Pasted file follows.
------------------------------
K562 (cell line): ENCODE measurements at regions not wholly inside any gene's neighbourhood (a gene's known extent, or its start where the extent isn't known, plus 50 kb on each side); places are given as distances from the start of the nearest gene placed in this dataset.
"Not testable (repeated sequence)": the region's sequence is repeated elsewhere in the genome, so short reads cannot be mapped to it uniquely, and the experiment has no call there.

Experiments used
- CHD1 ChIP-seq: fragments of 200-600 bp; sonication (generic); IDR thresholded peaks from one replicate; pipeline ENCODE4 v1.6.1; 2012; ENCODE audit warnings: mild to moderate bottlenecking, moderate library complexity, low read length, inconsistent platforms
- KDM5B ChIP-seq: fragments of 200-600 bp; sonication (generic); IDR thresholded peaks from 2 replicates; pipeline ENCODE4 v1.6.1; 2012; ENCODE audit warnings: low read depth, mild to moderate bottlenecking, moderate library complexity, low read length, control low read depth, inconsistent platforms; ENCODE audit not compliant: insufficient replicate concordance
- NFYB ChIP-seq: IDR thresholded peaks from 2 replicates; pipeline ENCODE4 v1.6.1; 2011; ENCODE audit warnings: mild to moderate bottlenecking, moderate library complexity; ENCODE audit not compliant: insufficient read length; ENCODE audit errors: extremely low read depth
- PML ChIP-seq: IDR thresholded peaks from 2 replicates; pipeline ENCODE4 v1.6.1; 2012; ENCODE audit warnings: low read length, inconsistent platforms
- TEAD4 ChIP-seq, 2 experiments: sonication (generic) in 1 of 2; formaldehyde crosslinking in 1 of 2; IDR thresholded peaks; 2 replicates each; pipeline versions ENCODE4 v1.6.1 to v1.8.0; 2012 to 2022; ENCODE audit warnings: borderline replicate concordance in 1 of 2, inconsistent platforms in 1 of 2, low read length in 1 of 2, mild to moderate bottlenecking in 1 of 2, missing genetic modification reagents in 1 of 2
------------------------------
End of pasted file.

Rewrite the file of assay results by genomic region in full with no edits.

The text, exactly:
K562 (cell line): ENCODE measurements at regions not wholly inside any gene's neighbourhood (a gene's known extent, or its start where the extent isn't known, plus 50 kb on each side); places are given as distances from the start of the nearest gene placed in this dataset.
"Not testable (repeated sequence)": the region's sequence is repeated elsewhere in the genome, so short reads cannot be mapped to it uniquely, and the experiment has no call there.

Experiments used
- CHD1 ChIP-seq: fragments of 200-600 bp; sonication (generic); IDR thresholded peaks from one replicate; pipeline ENCODE4 v1.6.1; 2012; ENCODE audit warnings: mild to moderate bottlenecking, moderate library complexity, low read length, inconsistent platforms
- KDM5B ChIP-seq: fragments of 200-600 bp; sonication (generic); IDR thresholded peaks from 2 replicates; pipeline ENCODE4 v1.6.1; 2012; ENCODE audit warnings: low read depth, mild to moderate bottlenecking, moderate library complexity, low read length, control low read depth, inconsistent platforms; ENCODE audit not compliant: insufficient replicate concordance
- NFYB ChIP-seq: IDR thresholded peaks from 2 replicates; pipeline ENCODE4 v1.6.1; 2011; ENCODE audit warnings: mild to moderate bottlenecking, moderate library complexity; ENCODE audit not compliant: insufficient read length; ENCODE audit errors: extremely low read depth
- PML ChIP-seq: IDR thresholded peaks from 2 replicates; pipeline ENCODE4 v1.6.1; 2012; ENCODE audit warnings: low read length, inconsistent platforms
- TEAD4 ChIP-seq, 2 experiments: sonication (generic) in 1 of 2; formaldehyde crosslinking in 1 of 2; IDR thresholded peaks; 2 replicates each; pipeline versions ENCODE4 v1.6.1 to v1.8.0; 2012 to 2022; ENCODE audit warnings: borderline replicate concordance in 1 of 2, inconsistent platforms in 1 of 2, low read length in 1 of 2, mild to moderate bottlenecking in 1 of 2, missing genetic modification reagents in 1 of 2